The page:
Blackstone Infrastructure Said to Seek Minority Stake in Carrix

(Bloomberg) -- Blackstone Infrastructure Partners is in talks to buy a minority stake in Carrix Inc., the operator of ports and rail yards in more than 250 locations around the globe, according to people familiar with the matter.

The infrastructure fund, unveiled by Blackstone Group LP in 2017 after an unprecedented fundraising pledge by Saudi Arabia, is in talks to buy a non-controlling stake in Carrix, said the people, asking not to be identified because negotiations are private.

Carrix is the closely-held parent company of Seattle-based port operator SSA Marine. The value of the stake couldn’t immediately be learned.

Paula Chirhart, a representative for Blackstone, declined to comment and a representative for Carrix didn’t respond to multiple requests for comment.

Carrix’s ownership has changed repeatedly in recent years. It’s controlled by the founding Smith and Hemingway families, who in 2014 bought back a stake that had been held by Goldman Sachs Group Inc.’s Goldman Sachs Infrastructure Partners and others since 2007. Later, Mexico’s Fernando Chico Pardo bought 49 percent of FRS Capital Corp., which owns Carrix.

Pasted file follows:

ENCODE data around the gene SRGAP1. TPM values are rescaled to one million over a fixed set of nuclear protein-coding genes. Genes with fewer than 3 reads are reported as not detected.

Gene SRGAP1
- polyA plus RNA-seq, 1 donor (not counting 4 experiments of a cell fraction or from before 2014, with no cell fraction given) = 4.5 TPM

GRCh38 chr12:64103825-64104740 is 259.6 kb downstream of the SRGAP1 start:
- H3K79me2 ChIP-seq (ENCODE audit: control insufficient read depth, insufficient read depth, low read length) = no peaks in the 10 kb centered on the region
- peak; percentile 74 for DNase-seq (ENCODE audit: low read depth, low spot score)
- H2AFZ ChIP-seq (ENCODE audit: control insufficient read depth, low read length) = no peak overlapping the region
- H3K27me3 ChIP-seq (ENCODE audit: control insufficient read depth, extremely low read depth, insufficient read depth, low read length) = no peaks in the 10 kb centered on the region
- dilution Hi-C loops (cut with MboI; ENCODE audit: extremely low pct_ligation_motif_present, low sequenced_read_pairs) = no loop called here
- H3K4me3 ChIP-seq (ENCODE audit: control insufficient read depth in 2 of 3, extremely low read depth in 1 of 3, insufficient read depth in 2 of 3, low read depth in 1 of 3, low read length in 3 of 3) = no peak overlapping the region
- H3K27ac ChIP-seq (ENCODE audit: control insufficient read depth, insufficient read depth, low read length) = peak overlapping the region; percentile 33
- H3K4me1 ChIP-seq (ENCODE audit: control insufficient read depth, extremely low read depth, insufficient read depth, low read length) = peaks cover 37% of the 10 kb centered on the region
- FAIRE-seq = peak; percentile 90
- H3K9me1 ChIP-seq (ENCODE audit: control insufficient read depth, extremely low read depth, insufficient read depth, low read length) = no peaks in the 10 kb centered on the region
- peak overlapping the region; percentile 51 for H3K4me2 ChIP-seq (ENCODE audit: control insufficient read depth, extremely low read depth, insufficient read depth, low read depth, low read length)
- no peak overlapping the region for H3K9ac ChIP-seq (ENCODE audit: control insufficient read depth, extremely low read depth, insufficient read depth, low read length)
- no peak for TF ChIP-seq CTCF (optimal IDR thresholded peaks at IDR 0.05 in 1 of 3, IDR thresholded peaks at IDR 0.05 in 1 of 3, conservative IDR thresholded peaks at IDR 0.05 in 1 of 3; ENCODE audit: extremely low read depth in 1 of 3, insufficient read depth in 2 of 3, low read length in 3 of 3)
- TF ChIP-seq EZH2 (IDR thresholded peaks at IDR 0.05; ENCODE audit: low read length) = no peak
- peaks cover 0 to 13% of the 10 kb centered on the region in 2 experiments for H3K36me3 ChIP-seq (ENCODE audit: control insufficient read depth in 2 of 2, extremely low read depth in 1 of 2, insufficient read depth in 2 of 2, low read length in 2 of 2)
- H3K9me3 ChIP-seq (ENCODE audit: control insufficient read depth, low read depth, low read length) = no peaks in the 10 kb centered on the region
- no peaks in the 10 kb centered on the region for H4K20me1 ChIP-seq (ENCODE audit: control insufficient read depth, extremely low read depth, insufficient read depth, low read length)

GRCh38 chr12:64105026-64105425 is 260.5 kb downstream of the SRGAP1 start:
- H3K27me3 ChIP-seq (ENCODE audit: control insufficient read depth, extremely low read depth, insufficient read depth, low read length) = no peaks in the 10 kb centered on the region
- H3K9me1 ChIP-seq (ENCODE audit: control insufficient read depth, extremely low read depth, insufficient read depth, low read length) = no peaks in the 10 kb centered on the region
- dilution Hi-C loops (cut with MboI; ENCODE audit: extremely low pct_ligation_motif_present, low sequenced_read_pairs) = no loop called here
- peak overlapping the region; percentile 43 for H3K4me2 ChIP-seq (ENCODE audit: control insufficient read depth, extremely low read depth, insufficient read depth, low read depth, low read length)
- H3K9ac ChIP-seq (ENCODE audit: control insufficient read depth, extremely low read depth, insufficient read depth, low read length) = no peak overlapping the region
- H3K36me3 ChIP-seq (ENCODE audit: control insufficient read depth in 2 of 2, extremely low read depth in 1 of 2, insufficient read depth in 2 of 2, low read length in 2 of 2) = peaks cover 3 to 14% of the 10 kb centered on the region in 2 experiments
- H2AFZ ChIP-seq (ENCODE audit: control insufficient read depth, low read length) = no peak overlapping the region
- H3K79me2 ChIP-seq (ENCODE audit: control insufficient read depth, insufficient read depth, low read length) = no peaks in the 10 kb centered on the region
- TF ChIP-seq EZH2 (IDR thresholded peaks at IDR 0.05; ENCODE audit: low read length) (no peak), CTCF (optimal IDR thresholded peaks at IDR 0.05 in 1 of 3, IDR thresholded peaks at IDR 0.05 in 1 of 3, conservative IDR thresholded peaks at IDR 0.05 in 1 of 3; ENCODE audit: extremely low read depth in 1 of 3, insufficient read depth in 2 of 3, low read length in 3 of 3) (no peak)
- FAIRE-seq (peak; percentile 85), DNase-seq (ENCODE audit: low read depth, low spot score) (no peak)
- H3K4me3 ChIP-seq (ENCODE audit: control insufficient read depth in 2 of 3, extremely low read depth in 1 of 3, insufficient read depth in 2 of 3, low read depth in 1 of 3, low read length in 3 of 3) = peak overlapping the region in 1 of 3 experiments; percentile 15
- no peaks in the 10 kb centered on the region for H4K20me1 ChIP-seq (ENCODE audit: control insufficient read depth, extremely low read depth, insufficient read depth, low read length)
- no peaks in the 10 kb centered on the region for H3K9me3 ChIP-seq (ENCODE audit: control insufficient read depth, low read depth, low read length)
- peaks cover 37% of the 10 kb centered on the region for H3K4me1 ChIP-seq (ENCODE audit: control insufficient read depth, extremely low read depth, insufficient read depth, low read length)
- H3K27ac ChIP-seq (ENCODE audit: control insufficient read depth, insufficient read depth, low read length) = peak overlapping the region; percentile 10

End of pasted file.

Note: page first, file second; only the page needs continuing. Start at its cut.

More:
Blackstone’s fund was established under an agreement calling for Saudi Arabia’s Public Investment Fund to commit up to $20 billion based on matching outside investor commitments. But it’s unclear whether an investment in Carrix would use cash from PIF.

Bloomberg reported in October that the kingdom may abstain from transactions or be excused by Blackstone if its participation would impede deals from receiving U.S. regulatory approval.

Carrix’s main subsidiary SSA Marine, founded in 1949, operates dozens of facilities in the U.S., Canada and Latin America, as well as overseas, including the Caribbean, Africa and Asia.

Blackstone’s fund amassed about $7 billion by the end of 2018, company co-founder Stephen Schwarzman said on an earnings call in January. That’s up from the $5 billion that Bloomberg reported it has raised at the end of June, indicating the fund had added roughly $1 billion of external capital during the year’s second half.

Industry executives have suggested that institutions such as pension funds, endowments and other sovereign wealth funds may be reluctant to invest alongside Saudi Arabia after its murder of columnist Jamal Khashoggi.

The infrastructure fund has “significant firepower to pursue large, unique transactions,” Schwarzman said in January. After agreeing that month to take control of Tallgrass Energy LP, it expected to announce a transportation deal “in a few months,” he said.

“Together, these two investments should provide additional momentum for a business we believe will ultimately become one of the largest infrastructure platforms in the world,” he said at the time. It’s unclear whether he might have been referring to a potential investment in Carrix.

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